Internet Policy

Policy – Managing the Internet Safely

Technical and Infrastructure:

This school:
• Maintains the filtered broadband connectivity through the LGfL and so connects to the ‘private’ National Education Network;
• Works in partnership with the LA to ensure any concerns about the system are communicated to LGfL so that systems remain robust and protect students;
• Has additional user-level filtering in-place using the Synetrix USO service (i.e. – YouTube, staff user)
• Ensures network health through appropriate anti-virus software etc and network set-up so staff and pupils cannot run executable files such as .exe / .com / .vbs etc.;
• Ensures their network is ‘healthy’ by the ICT Technician run health checks monthly on the network;
• Utilises caching as part of the network set-up;
• Ensures the ICT Technician is up-to-date with LGfL services and policies;
• Ensures the ICT Technician checks to ensure that the filtering methods are effective in practice and that they remove access to any website considered inappropriate by staff immediately;
• Never allows pupils access to Internet logs;
• Never sends personal data over the Internet unless it is encrypted or otherwise secured;
• Uses ‘safer’ search engines with pupils such as | and activates ‘safe’ search where appropriate;

Internet policy and procedures: background information
Owing to the international scale and linked nature of information available via the Internet, it is not possible to guarantee that unsuitable material will never appear. Supervision is the key strategy. Whatever systems are in place, something could go wrong which places pupils in an embarrassing or potentially dangerous situation. Is it sufficient for a teacher or a learning support assistant to be in the area? Should Internet machines be placed in a common area between classrooms? Are there circumstances outside normal lesson time where pupils justifiably need access to the Internet?

Policy and procedures:
This school:
• Supervises pupils’ use at all times, as far as is reasonable, and is vigilant in learning resource areas where older pupils have more flexible access;
• We use the Synetrix filtering system which blocks sites that fall into categories such as pornography, race hatred, gaming, sites of an illegal nature;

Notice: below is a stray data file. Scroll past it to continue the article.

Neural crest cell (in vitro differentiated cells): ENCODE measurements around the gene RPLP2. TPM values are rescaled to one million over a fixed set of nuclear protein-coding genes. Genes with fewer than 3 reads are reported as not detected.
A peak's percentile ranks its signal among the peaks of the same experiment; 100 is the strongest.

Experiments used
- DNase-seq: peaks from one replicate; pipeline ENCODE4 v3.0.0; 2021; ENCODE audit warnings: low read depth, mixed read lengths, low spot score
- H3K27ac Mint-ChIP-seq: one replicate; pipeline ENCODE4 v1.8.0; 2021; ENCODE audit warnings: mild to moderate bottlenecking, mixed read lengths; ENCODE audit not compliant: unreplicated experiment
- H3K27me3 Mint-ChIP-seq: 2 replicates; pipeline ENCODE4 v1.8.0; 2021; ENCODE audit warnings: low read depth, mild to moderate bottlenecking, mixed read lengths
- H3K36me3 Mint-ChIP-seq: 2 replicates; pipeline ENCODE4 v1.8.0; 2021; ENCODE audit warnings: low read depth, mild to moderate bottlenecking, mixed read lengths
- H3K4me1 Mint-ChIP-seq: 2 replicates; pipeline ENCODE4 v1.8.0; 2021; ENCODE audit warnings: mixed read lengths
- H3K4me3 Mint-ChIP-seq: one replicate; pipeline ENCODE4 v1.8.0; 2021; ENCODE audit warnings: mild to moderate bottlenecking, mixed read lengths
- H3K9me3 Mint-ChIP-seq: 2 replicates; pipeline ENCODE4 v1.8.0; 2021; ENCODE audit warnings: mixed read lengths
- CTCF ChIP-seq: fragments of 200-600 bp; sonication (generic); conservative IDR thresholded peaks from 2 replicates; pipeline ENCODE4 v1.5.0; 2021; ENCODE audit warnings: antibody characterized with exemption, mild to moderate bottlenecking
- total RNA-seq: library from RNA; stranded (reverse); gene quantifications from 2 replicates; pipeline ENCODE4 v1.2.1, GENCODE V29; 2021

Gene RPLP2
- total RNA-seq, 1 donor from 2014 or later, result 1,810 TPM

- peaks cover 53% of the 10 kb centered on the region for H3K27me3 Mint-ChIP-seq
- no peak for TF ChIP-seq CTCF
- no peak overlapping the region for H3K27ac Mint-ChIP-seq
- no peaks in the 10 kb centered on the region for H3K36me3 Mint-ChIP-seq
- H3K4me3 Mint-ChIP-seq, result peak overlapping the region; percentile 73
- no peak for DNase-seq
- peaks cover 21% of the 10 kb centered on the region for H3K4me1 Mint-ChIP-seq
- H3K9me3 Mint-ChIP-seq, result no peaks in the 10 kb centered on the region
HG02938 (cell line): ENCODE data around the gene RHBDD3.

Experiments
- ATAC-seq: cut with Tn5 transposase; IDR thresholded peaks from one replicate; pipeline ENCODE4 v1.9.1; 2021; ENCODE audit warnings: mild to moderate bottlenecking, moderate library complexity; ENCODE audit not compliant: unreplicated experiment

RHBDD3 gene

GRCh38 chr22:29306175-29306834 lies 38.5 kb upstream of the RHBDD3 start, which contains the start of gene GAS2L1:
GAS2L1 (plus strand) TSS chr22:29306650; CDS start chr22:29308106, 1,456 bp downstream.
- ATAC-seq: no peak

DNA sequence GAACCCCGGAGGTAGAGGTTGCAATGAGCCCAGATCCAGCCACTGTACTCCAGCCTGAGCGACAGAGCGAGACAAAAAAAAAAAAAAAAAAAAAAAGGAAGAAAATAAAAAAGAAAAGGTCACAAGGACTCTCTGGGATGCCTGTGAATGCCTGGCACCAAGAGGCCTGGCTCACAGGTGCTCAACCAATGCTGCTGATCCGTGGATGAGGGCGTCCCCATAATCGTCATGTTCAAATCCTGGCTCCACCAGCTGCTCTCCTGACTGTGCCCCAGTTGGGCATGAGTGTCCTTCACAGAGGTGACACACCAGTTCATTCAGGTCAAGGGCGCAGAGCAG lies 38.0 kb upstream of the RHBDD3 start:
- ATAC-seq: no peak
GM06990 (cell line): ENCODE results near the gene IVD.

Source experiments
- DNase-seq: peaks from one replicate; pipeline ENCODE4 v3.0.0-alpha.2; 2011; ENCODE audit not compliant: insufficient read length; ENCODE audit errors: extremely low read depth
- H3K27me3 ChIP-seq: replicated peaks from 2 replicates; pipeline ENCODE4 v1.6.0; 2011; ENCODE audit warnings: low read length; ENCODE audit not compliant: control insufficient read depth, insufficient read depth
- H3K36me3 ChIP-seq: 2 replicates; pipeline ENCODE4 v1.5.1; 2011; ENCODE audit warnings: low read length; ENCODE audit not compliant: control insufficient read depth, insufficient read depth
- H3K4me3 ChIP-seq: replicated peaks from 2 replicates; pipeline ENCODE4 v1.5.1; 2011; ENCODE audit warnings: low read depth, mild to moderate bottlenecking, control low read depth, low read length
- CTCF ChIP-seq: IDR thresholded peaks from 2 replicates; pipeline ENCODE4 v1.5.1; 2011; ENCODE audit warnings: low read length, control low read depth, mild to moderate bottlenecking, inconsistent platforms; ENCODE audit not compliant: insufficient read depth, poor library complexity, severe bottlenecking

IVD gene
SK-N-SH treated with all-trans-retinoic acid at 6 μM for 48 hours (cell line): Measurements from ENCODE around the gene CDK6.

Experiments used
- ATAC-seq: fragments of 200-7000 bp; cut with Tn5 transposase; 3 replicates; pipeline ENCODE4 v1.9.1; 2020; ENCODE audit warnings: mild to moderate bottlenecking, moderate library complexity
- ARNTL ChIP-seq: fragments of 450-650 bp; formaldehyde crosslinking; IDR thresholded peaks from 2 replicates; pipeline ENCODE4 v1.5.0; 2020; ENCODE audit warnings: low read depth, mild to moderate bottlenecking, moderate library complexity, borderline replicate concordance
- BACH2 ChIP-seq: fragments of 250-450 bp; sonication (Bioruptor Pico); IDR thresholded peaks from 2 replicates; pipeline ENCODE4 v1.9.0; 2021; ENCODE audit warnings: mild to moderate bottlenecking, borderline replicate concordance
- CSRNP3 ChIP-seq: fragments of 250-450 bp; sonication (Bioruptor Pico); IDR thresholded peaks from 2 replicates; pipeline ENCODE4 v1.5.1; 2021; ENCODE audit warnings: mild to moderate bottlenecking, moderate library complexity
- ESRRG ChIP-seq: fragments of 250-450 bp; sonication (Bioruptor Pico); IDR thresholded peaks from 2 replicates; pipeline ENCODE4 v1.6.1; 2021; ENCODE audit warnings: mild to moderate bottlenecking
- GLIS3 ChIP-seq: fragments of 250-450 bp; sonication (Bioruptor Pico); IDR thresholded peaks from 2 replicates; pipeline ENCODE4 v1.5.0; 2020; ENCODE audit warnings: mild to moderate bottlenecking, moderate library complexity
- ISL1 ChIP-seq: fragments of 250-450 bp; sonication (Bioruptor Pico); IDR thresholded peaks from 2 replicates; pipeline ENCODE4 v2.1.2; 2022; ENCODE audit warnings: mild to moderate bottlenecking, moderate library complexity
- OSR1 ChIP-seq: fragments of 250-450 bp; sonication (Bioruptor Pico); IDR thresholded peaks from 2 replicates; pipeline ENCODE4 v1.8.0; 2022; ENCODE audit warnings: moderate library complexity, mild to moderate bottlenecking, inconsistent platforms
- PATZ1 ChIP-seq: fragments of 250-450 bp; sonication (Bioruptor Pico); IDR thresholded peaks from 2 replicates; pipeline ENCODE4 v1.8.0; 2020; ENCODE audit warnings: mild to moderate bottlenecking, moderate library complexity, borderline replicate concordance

• We have additional staff/pupil filtering, so adapt filtering to the level of user;
• Staff preview all sites before use [where not previously viewed and cached] or only use sites accessed from managed ‘safe’ environments such as the school website;
• Plans the curriculum context for Internet use to match pupils’ ability, using child-friendly search engines where more open Internet searching is required;
• Never allows / Is vigilant when conducting ‘raw’ image search with pupils e.g. Google or Lycos image search;
• Informs users that Internet use is monitored;
• Informs staff and students that they must report any failure of the filtering systems directly to the [system administrator / teacher / ICT Technician]. Our systems administrators report to LA / LGfL where necessary;
• Blocks all Chat rooms and social networking sites except those that are part of an educational network or approved Learning Platform;
• Only unblocks social networking sites for specific purposes / Internet Literacy lessons;
• Has blocked pupil access to music download or shopping sites – except those approved for educational purposes such as LGfL’s Audio Network;
• Requires pupils (and their parent/carer) from Key Stage 1 and 2, to individually sign an e-safety / acceptable use agreement form which is fully explained and used as part of the teaching programme;
• Uses closed / simulated environments for e-mail with Key Stage 1 pupils;
• Requires all staff to sign an e-safety / acceptable use agreement form and keeps a copy on file;
• Makes clear all users know and understand what the ‘rules of appropriate use’ are and what sanctions result from misuse – through staff meetings and teaching programme;